Humans aren't the only ones whose health Valley Proteins has put at risk. In 2019, the FDA cited the company's plant in Winchester, Virginia, for failing to identify and remove pentobarbital — a barbiturate used in animal euthanization — from rendered fat destined for use in pet food. In its response, the company described the pentobarbital as an "unavoidable contaminant not known to present a health hazard." In fact, consuming high levels of the drug can cause illness, coma, and death in pets.

"Adulteration of animal food with pentobarbital is not unavoidable," the FDA wrote back.

For Thomas Edwards, this laundry list of violations, injuries and accidents comes as no surprise. Edwards worked at Valley Protein's Wadesboro, North Carolina, plant as the facility's transportation supervisor. His father owns a trucking business, so Edwards is well aware of the ins and outs of the industry, and he says that what he saw at VP was nothing short of negligence.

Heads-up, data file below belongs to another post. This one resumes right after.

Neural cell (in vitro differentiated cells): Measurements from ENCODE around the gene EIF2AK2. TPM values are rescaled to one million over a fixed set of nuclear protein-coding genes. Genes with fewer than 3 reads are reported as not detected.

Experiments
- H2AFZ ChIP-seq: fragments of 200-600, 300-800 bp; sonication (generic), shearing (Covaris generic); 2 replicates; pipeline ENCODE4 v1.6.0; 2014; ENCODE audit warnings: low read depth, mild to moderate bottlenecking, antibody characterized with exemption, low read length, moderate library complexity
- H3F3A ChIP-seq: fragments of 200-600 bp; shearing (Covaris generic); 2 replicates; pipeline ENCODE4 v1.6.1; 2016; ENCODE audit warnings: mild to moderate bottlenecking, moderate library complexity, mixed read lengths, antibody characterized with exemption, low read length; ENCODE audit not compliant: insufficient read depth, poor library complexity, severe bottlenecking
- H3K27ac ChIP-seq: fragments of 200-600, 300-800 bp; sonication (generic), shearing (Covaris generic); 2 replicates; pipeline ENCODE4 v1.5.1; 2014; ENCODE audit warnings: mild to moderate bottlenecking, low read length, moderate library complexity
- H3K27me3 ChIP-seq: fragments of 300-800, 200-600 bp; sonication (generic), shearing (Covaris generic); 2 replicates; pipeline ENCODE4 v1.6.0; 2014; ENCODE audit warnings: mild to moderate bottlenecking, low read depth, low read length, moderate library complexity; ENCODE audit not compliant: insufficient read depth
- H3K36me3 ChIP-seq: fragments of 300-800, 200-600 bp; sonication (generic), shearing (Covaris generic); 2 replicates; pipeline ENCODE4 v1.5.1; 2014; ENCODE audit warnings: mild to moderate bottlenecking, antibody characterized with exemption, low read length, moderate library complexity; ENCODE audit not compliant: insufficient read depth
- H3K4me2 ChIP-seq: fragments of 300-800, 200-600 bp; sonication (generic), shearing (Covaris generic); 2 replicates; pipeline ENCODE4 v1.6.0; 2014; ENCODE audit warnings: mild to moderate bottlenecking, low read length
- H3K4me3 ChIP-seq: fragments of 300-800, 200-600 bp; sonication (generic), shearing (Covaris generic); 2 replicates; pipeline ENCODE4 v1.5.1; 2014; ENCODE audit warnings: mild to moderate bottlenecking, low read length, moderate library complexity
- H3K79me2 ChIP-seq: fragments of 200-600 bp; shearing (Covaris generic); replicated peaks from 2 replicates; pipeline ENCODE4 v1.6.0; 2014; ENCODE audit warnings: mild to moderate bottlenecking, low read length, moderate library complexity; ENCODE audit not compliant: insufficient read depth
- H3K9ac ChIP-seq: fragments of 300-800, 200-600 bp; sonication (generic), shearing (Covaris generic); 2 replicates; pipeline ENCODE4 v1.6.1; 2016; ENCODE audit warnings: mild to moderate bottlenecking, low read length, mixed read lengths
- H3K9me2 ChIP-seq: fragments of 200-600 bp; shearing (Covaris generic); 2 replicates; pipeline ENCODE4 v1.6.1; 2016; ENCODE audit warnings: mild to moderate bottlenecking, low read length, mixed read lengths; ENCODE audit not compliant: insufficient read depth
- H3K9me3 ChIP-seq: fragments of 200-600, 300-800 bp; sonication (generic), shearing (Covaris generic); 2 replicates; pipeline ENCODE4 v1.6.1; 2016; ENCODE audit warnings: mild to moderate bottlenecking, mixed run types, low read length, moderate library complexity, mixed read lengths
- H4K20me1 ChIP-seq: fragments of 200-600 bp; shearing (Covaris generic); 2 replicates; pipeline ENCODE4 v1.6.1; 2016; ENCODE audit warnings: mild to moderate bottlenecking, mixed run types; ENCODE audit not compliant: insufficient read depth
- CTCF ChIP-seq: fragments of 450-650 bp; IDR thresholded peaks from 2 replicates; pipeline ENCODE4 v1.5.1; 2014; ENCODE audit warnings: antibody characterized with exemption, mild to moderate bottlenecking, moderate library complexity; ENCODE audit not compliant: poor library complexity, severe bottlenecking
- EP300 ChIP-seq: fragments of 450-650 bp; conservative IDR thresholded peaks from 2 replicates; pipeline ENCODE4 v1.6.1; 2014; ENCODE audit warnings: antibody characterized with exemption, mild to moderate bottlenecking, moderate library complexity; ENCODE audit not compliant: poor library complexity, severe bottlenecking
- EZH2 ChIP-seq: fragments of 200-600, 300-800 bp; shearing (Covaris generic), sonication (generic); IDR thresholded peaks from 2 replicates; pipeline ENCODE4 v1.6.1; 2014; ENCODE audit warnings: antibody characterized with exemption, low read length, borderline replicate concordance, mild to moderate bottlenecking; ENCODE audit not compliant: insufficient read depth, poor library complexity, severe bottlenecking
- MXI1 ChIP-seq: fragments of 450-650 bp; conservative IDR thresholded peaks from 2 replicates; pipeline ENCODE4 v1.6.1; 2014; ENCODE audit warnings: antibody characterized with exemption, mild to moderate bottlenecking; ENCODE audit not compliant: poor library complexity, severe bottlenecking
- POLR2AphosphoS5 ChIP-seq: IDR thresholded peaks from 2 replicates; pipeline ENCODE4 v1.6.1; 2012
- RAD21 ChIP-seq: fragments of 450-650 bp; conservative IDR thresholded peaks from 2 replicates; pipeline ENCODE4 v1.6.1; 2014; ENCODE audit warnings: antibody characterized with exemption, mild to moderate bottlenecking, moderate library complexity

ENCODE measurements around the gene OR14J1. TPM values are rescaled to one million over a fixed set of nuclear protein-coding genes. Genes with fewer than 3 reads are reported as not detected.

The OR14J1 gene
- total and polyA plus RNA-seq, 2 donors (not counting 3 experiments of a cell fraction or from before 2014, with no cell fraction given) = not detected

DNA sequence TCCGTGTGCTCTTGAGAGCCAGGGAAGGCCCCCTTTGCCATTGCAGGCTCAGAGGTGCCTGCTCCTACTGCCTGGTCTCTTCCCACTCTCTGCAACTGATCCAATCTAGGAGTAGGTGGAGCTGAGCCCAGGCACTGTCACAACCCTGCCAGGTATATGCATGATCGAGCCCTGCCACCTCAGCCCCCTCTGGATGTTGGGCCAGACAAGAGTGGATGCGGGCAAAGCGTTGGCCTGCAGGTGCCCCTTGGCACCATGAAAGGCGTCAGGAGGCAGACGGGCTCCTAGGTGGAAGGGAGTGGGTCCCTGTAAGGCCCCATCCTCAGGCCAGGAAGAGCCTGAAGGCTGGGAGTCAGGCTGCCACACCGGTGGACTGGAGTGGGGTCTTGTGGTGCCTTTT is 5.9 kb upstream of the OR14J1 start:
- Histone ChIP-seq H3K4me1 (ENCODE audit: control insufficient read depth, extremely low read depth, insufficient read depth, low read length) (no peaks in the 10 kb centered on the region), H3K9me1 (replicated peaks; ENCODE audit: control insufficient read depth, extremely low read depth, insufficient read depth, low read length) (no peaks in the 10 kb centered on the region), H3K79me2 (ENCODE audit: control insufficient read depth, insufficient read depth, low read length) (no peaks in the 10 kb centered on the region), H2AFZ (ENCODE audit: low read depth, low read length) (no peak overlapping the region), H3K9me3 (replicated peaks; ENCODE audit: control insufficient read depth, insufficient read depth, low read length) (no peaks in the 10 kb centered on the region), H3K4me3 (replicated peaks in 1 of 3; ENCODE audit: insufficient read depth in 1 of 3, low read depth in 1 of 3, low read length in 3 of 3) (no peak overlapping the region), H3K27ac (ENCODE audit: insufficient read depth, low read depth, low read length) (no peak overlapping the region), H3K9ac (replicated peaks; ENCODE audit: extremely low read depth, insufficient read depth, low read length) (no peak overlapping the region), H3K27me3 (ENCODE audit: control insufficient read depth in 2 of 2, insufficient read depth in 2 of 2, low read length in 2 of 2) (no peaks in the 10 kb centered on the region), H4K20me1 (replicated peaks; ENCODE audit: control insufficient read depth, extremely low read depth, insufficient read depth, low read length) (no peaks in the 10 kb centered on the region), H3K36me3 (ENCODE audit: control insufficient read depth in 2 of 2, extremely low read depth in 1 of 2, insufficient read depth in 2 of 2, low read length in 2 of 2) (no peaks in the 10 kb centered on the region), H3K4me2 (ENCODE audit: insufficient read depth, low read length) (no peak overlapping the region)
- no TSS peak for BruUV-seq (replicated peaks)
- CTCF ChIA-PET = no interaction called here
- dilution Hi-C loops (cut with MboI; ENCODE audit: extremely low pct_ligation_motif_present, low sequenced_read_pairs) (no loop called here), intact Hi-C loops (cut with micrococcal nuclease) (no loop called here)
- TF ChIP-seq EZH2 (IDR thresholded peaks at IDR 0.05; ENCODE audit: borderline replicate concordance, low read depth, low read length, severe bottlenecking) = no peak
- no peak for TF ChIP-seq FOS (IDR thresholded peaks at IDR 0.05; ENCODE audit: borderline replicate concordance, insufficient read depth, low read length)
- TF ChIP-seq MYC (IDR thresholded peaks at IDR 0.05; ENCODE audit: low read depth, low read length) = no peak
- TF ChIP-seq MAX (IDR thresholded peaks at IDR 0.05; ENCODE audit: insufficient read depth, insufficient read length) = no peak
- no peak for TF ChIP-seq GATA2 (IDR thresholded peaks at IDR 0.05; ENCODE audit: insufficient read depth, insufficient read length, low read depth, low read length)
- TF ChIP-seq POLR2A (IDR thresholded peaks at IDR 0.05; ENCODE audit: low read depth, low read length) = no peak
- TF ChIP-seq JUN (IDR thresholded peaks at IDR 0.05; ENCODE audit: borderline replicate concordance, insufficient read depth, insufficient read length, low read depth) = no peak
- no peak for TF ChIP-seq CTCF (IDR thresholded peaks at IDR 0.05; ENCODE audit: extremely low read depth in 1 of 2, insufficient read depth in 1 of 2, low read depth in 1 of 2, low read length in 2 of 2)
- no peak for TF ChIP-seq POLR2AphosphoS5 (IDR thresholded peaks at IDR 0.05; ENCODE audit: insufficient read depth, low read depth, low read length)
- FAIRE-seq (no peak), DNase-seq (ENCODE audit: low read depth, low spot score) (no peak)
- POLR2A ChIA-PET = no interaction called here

Trailers are often overloaded, he said, to the point where tires would blow out and landing gears — the metal support that holds up the trailer when disconnected from the cab — would bend and warp. In the hot summer months, the animal viscera would swell and load the trailers further, causing drivers to spill on the road or overturn entirely.

The company "made it their prerogative to always push us to coerce drivers to (drop off) trailers overweight," Edwards said. "If you stopped overloading the damn trailers, we wouldn't have this issue. It's multiple things like that. It builds up. All of it is easily avoidable."

Edwards was fired, he believes unjustly, from his position after a conflict with another employee. He now works as a nurse. But the experience at Valley Proteins has stuck with him.

"You're nothing but a pissant to them. You're replaceable, and they know that," Edwards said. "This company needs to pay for what they've done to so many people."